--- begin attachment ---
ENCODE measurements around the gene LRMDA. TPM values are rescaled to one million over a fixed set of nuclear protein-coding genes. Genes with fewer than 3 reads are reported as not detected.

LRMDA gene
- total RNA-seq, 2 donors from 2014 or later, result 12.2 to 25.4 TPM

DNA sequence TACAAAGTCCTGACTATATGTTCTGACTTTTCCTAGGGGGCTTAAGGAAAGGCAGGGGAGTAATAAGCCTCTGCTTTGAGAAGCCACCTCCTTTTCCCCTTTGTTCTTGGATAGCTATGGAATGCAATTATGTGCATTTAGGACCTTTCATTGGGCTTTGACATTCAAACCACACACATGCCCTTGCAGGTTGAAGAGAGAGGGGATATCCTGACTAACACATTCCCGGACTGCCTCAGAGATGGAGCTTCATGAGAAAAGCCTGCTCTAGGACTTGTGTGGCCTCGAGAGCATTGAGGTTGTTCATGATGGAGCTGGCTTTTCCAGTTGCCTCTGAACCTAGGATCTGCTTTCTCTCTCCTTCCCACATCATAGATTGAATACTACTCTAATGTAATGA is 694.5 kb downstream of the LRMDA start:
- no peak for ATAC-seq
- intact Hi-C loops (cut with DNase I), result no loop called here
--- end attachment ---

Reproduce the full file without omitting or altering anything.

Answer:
ENCODE measurements around the gene LRMDA. TPM values are rescaled to one million over a fixed set of nuclear protein-coding genes. Genes with fewer than 3 reads are reported as not detected.

LRMDA gene
- total RNA-seq, 2 donors from 2014 or later, result 12.2 to 25.4 TPM

DNA sequence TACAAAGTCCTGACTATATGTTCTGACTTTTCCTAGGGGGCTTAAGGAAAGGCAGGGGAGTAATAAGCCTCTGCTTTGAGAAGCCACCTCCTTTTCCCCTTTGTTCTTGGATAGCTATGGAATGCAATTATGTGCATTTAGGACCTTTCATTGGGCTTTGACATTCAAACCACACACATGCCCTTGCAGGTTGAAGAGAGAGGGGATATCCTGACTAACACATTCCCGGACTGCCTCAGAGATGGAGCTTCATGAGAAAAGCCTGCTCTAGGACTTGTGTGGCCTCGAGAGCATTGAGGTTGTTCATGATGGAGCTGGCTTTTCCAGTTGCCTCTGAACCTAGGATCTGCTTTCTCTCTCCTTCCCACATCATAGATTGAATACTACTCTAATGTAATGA is 694.5 kb downstream of the LRMDA start:
- no peak for ATAC-seq
- intact Hi-C loops (cut with DNase I), result no loop called here